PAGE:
Daniel LaRusso (Ralph Macchio) and Johnny Lawrence (William Zabka) head rival dojos in the exclusive trailer for Season 2 of YouTube’s “Cobra Kai.”
“Cobra Kai” is kicking off its Netflix journey.
The Emmy-nominated series debuted on YouTube Red in 2018. Its first two seasons arrived on Netflix on Friday, with a third season expected to arrive in 2021.
Director John G. Avildsen’s Oscar-nominated classic 1984 film “The Karate Kid” followed the story of New Jersey kid Daniel LaRusso, played by Ralph Macchio, who is transplanted to California and learns to use martial arts in order to stand up to the bullies from the Cobra Kai karate dojo — principally Johnny Lawrence, played by William Zabka.
“The beauty of the ‘Karate Kid’ film and why it stood the test of time is that he had no business winning anything,” Macchio told Asbury Park Press, a part of the USA TODAY Network in 2017. “He was the every kid next door just like ‘Rocky’ (1976) was the every guy down the street or Jack Lemmon in ‘Save the Tiger’ (1973).
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Ralph Macchio in a scene from the first season of “Cobra Kai,” now streaming on Netflix. (Photo: Courtesy of Jace Downs/Sony Pictures Television)
Over nearly 40 years the tale has evolved across three sequel films, a remake and a streaming successor series. In each, the players of “The Karate Kid” have adapted to new environments and honed their skills, always mindful of legacy and tradition.
The same can be said for “Cobra Kai,” the follow-up series that’s brought the franchise into the streaming era.
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“Cobra Kai” picks up in present day, with Daniel riding high as a successful car dealer and family man. Meanwhile, Johnny is down on his luck, stuck in the past and hoping to revive his old dojo as he’s mentally and emotionally trapped by the toxic lessons of his former sensei John Kreese (played by Martin Kove).
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William Zabka, left, and Ralph Macchio in a scene from “Cobra Kai,” now streaming on Netflix. (Photo: Courtesy of Guy D’Alema)
Macchio and Zabka return as Daniel and Johnny, respectively, and also serve as co-executive producers on “Cobra Kai.”
The Sony Pictures Television series is written and executive produced by Josh Heald, Jon Hurwitz and Hayden Schlossberg. Heald is the writer of the “Hot Tub Time Machine” franchise, while Hurwitz and Schlossberg created the successful “Harold and Kumar” series.
“The really rewarding thing for us when setting up the show and continuing to write the show is that a lot of the themes in that movie are just very universal in terms of bullying, in terms of personal connection, coming of age, overcoming personal obstacles, finding mentorship where you least expect to find it,” said Heald. “And all of those transformative and big kind of moments in your life were as true and as poignant in 1984 as they are today, so it never felt like a dated property to us.”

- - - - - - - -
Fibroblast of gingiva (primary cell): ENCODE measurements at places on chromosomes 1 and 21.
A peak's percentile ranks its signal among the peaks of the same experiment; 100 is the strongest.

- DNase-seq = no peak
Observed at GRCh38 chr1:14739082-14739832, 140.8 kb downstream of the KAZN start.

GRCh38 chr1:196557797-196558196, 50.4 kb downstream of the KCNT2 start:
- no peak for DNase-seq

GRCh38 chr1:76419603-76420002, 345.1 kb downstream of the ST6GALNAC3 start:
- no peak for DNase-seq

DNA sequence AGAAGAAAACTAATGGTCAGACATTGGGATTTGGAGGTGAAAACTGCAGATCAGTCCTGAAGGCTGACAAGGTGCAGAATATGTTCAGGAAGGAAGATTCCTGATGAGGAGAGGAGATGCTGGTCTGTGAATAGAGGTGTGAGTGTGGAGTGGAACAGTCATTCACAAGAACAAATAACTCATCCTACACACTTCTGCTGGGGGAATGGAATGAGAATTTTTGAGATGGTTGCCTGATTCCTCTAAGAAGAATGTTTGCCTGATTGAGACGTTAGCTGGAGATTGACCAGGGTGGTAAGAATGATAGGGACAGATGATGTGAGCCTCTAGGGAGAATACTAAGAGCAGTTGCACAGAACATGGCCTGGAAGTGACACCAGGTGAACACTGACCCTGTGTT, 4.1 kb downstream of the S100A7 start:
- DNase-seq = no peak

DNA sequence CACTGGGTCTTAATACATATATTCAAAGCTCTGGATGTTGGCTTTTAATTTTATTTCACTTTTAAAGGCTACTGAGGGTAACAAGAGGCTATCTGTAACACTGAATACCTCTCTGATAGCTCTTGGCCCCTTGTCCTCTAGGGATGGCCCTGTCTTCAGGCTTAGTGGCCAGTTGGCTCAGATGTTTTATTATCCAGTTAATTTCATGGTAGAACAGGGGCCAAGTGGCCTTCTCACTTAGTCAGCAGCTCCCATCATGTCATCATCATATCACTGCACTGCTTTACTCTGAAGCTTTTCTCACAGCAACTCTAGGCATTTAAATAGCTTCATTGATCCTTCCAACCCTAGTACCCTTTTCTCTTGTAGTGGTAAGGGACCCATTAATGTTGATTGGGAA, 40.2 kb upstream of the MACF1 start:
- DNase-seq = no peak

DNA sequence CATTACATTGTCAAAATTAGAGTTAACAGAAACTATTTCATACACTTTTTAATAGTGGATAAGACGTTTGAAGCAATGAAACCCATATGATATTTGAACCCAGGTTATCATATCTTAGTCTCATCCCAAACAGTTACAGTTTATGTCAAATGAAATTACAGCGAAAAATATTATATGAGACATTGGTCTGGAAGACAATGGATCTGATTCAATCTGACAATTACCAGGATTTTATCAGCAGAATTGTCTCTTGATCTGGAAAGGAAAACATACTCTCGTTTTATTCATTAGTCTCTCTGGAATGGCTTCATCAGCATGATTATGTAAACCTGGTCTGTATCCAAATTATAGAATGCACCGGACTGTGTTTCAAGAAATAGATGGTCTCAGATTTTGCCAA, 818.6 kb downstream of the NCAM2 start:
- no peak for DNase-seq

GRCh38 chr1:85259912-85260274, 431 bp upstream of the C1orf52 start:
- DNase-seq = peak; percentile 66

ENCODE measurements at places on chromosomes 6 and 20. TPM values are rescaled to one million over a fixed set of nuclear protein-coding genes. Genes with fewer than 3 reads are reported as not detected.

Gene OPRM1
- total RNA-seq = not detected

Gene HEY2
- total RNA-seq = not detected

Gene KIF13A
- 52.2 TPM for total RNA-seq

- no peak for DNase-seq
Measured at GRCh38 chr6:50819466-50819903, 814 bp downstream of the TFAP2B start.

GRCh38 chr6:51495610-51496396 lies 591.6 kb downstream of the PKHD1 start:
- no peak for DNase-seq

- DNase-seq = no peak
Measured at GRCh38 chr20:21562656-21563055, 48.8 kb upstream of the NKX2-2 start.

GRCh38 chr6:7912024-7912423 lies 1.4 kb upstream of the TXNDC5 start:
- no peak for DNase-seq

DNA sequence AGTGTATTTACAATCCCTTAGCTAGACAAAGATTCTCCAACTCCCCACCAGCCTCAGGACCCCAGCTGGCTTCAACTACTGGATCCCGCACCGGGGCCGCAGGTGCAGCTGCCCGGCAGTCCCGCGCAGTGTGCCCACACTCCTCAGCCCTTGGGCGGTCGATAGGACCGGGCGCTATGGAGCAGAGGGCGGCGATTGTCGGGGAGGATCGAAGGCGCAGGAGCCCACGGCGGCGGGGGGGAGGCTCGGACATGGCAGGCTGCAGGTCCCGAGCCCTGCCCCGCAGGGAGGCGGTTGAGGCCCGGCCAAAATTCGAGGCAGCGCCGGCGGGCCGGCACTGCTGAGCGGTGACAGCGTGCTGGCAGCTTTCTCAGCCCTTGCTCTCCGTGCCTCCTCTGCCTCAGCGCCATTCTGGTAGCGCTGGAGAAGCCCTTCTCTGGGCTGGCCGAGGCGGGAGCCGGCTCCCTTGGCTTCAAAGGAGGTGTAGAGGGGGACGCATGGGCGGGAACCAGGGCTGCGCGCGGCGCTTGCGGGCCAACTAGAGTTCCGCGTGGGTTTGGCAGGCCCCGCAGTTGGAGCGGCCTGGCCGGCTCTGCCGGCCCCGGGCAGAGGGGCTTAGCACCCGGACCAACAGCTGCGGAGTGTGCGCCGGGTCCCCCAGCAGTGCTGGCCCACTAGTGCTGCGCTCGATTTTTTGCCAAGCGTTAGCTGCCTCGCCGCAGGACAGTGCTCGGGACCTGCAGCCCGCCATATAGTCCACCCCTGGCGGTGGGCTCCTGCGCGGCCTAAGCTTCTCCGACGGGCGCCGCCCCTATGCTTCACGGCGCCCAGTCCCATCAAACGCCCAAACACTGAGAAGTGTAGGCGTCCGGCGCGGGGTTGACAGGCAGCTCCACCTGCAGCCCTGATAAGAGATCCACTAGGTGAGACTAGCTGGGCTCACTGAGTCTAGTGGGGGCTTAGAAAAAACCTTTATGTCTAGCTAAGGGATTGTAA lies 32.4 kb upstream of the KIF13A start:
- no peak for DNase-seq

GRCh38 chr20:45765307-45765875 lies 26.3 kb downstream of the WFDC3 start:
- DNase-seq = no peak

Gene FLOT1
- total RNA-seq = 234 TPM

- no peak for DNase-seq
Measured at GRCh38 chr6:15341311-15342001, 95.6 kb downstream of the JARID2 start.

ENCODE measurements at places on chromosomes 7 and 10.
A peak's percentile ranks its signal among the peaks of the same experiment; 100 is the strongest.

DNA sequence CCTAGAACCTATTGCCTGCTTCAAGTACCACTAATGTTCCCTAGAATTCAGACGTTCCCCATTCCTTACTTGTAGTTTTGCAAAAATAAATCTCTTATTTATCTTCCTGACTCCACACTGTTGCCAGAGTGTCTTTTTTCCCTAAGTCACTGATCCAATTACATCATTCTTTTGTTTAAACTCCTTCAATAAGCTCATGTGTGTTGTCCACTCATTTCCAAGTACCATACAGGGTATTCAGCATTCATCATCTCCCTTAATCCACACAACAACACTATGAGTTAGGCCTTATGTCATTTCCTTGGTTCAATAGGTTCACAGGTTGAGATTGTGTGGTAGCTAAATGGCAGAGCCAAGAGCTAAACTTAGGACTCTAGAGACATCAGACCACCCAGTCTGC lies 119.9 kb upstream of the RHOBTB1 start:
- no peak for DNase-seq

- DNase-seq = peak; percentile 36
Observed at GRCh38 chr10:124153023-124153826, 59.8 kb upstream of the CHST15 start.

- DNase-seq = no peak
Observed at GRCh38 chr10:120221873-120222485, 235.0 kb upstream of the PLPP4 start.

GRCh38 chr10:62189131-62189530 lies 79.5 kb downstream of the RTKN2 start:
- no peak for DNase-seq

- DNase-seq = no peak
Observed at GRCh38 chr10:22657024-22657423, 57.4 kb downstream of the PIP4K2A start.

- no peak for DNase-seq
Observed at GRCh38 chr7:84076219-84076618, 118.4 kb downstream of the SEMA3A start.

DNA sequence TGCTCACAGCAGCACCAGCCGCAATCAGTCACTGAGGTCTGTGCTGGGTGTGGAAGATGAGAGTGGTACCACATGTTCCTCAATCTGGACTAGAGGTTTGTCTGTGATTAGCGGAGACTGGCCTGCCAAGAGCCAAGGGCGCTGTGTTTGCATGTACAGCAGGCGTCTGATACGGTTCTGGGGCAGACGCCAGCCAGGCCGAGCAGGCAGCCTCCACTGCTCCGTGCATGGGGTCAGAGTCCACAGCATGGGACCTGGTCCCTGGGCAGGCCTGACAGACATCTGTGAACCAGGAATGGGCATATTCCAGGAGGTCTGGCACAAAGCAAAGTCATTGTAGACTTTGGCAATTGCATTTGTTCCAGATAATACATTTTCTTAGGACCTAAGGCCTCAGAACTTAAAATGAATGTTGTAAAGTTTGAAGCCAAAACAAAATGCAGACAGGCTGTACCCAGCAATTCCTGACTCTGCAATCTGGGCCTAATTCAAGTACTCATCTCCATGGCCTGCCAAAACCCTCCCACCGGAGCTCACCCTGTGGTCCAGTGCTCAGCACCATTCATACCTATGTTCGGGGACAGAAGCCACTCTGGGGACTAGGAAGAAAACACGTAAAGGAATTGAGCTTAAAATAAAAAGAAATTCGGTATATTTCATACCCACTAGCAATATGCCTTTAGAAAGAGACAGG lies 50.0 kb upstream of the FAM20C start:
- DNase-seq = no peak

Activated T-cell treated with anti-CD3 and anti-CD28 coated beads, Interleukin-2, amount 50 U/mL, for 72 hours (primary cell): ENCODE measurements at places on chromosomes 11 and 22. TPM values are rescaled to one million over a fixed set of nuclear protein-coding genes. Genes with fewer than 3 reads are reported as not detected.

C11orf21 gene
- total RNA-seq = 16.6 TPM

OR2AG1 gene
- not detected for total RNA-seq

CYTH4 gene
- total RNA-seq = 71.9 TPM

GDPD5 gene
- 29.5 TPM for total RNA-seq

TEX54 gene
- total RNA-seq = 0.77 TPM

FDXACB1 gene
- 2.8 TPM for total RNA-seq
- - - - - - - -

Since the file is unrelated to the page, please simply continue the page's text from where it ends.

“Cobra Kai” makes for compelling viewing as it strikes a balance between affection for ‘The Karate Kid’ and a willingness to examine the perspective from which Avildsen and company told their crowd-pleasing underdog story. Pointedly, the series opens with the first film’s climactic karate tournament, this time asking you to consider how Johnny felt after Daniel delivered a devastating crane kick to his face.
“While staying 100 percent true to the (franchise), we liked the idea of looking back and realizing, ‘You know what? We were only following one perspective,’ ” said Schlossberg. “And maybe, had we been following Johnny’s perspective, we would have felt differently at the end of the tournament.
“And those themes are what excite us. We’re taking advantage of the fact that our format is a series as opposed to a film, where we can play with different perspectives. And if you’ve watched ‘The Karate Kid,’ it really provides that opportunity to … reflect on your own life and how things have changed, but also look back on that movie in a fun way.”
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William Zabka, center left, and Xolo Mariduena, center right, in a scene from the first season of “Cobra Kai,” now streaming on Netflix. (Photo: Courtesy of Jace Downs/Sony Pictures Television)
That, beyond the chance to work with original stars like Macchio and get to make knowing call-backs, was why “Cobra Kai” was made.
“It was looking back at our own childhoods and our own pasts and reflecting on how we change as we get older,” said Schlossberg.
The heart of “Cobra Kai” is found in Johnny and Daniel’s mentoring relationships a new generation of characters, including Daniel and Johnny’s children.
This modern perspective affords Heald, Hurwitz and Schlossberg the opportunity to deconstruct Avildsen’s classic 1980s American archetypes, asking who Daniel and Johnny would be as adults in modern America.
“We’re in a time where socially, I think, and politically people are examining the world in a much deeper way and the rights and wrongs of the past and the perspectives of the past,” said Hurwitz. “I think whether it’s the Internet age or whatever, the social media age, where everyone’s opinions are out there, everything is being explored and dissected from a wide array of perspectives.
“So why not analyze whatever film properties we all know and love and look at them from every angle and see if they were pure or if there were things underneath the surface that were worthwhile to unpack?”
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